Although the comprehensive research database includes information on many possible confounding factors when evaluating the exposure-disease associations, it is still possible that confounding from unmeasured or unknown factors may arise. For example, we lack information on in-hospital drug treatment, which limits examination of drug-trauma hypotheses to prehospital and posthospital drug use. In turn, unknown in-hospital drug use may affect both posthospital drug use and the outcome (eg, mental illness and reduced work ability) in question and thereby confound such associations. Furthermore, for drug-related hypotheses ‘confounding by indication’ (ie, that the indication might be a shared cause for both the drug prescription and the outcome) might be particularly relevant and require adjustment for comorbidity.56 Another important limitation of the project is that the 4-year time-span (1 January 2015–31 December 2018) is short and has limitations with respect to adequately addressing RQs 1.2 and 1.4, and also that the follow-up of 6 years (2015–2020) may be too short to examine typical long-term outcomes. We therefore plan future updates of the linkage with new NTR data to be able to monitor and address long-term trends of trauma. The project will not be linked to biobanks and therefore biomolecular and genetic hypotheses will not be possible to examine.
Patient involvement, ethics and dissemination
The relevant patient group is represented in the project group with one representative from the Norwegian Association for Persons with Injuries and one former patient who also is a member of The Norwegian Association of Disabled. Unique patient perspectives have influenced the development of the project and the RQs. In a parallel research project based on in-depth interviews, preliminary findings show that most trauma survivors found the transition between hospital and primary healthcare system as suboptimal. These findings have been instrumental for the emphasis on post-trauma care and rehabilitation (RQs 3.1 and 3.2). Ethical approval has been obtained from the Regional Committee for Medical and Health Research Ethics (REC). REC evaluated that the benefit for society outweighed the potential harm for the individual by being included in the study and gave an exception from collecting informed consent from the nearly 297 000 study participants. A data protection impact assessment has been developed in close collaboration with the data protection officer and the head of the Division of Emergencies and Critical Care at Oslo University Hospital. Moreover, according to the NTR bylaws, all patients included in the NTR are routinely contacted and informed about their right to reservation. Patients who have not reserved themselves against being registered are included in the NTR and included as subjects in research. In research papers, results will be presented on an aggregated level only, and identification of study participants will not be possible.
All results will be published in relevant peer-reviewed international scientific journals and presented at conferences, nationally and internationally. Results will also be directly communicated to the user group representatives, and to health authorities and clinicians. Important results will also be disseminated through press releases. Furthermore, lectures, the IPOT website and social media will be used to reach patients and the general public.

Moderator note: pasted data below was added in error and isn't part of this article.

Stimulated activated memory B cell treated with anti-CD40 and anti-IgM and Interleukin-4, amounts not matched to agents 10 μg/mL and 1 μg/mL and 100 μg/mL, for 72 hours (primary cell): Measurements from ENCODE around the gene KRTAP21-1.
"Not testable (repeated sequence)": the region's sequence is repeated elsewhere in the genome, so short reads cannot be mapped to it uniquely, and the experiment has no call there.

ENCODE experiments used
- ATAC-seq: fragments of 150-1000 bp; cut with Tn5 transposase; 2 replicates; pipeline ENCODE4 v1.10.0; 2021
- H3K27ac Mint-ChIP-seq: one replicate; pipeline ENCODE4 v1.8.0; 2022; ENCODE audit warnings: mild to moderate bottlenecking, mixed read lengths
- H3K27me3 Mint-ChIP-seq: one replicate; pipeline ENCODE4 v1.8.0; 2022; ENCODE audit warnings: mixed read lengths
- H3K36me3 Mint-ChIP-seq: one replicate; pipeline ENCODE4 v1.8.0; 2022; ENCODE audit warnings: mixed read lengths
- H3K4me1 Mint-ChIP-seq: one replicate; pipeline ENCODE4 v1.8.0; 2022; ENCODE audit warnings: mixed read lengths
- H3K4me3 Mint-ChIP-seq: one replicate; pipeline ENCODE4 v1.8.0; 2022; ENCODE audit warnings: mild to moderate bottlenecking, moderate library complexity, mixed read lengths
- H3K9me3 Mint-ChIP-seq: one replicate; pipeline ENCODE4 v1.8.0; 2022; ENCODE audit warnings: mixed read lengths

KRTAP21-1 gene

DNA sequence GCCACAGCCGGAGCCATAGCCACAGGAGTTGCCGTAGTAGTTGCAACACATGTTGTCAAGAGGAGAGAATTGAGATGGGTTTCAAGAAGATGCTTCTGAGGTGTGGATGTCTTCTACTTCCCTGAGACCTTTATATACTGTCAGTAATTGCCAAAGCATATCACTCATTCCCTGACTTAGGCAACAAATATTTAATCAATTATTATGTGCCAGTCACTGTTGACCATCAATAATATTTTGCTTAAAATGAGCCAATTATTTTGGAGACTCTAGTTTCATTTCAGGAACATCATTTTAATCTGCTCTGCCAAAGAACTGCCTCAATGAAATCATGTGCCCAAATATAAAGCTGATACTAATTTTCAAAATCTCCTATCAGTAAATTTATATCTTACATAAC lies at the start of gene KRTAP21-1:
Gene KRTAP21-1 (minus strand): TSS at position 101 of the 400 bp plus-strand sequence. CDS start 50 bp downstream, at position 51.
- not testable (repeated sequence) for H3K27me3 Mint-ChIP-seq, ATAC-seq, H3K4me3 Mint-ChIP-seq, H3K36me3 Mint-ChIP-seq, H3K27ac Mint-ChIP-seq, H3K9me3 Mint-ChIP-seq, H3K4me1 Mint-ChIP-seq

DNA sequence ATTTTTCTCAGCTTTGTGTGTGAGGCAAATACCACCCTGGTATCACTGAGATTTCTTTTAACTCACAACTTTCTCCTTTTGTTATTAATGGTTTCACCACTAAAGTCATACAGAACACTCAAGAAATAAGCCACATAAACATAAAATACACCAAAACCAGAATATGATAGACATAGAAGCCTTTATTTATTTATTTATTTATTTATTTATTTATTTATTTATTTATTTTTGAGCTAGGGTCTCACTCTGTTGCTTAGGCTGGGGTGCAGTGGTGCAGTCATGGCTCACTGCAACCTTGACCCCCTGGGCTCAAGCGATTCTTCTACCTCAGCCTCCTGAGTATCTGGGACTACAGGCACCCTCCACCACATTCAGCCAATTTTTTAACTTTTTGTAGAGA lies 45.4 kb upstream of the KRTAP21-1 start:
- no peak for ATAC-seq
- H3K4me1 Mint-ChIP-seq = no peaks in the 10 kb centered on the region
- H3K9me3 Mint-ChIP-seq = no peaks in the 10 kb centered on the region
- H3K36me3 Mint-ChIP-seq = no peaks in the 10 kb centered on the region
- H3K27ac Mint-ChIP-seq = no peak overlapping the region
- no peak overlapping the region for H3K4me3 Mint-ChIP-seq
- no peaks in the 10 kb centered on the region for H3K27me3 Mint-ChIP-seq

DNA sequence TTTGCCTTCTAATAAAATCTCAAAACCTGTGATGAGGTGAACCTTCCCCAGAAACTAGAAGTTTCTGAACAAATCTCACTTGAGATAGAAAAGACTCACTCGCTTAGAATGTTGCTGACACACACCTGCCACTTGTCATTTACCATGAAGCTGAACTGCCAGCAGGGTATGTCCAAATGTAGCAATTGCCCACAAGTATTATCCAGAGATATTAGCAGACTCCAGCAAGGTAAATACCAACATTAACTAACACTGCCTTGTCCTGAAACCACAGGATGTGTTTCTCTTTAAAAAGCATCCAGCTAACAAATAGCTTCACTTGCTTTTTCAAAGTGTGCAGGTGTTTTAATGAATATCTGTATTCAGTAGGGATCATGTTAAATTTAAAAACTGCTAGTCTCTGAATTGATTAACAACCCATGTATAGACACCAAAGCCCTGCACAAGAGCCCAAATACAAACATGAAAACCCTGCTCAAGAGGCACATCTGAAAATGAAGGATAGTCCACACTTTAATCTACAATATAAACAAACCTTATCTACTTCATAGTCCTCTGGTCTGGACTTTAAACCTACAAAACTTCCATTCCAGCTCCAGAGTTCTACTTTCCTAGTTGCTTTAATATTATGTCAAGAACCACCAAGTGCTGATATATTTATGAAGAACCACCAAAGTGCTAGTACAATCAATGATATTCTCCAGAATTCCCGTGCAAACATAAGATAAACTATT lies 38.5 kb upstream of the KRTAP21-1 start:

The proposed project is anticipated to provide new important insights into the public health burden of trauma, the aetiology of trauma and trauma survivorship, and thereby serve as an important monitoring tool for clinicians and decision makers, ultimately resulting in improved trauma prevention and trauma care.
The authors thank Ronnie Babigumira, Nathalie C Støer and Bettina K Andreassen at the Cancer Registry of Norway for assistance in planning the design of this study and for preparation of the raw NTR data and sampling of controls.
Twitter @Olavroi, @r_leiv
Contributors LAR and OR: conceived the study. JSS and LAR: designed the study. LAR and JSS: responsible for data acquisition. JSS drafted the manuscript, and LAR, OR, TN, TC, BN, SOS, TE, TK and JMG reviewed and revised it critically for important intellectual content, and approved the final version for submission. LAR is the project principal investigator and the guarantor.
Funding The research project has received intramural funding by the Oslo University Hospital (grant no. N/A) and has been granted funding for a postdoctoral scholarship by the South-Eastern Norway Regional Health Authority (grant no. 2021043).
Competing interests None declared.
Provenance and peer review Not commissioned; externally peer reviewed.
Supplemental material This content has been supplied by the author(s). It has not been vetted by BMJ Publishing Group Limited (BMJ) and may not have been peer-reviewed. Any opinions or recommendations discussed are solely those of the author(s) and are not endorsed by BMJ. BMJ disclaims all liability and responsibility arising from any reliance placed on the content. Where the content includes any translated material, BMJ does not warrant the accuracy and reliability of the translations (including but not limited to local regulations, clinical guidelines, terminology, drug names and drug dosages), and is not responsible for any error and/or omissions arising from translation and adaptation or otherwise.
If you wish to reuse any or all of this article please use the link below which will take you to the Copyright Clearance Center’s RightsLink service. You will be able to get a quick price and instant permission to reuse the content in many different ways.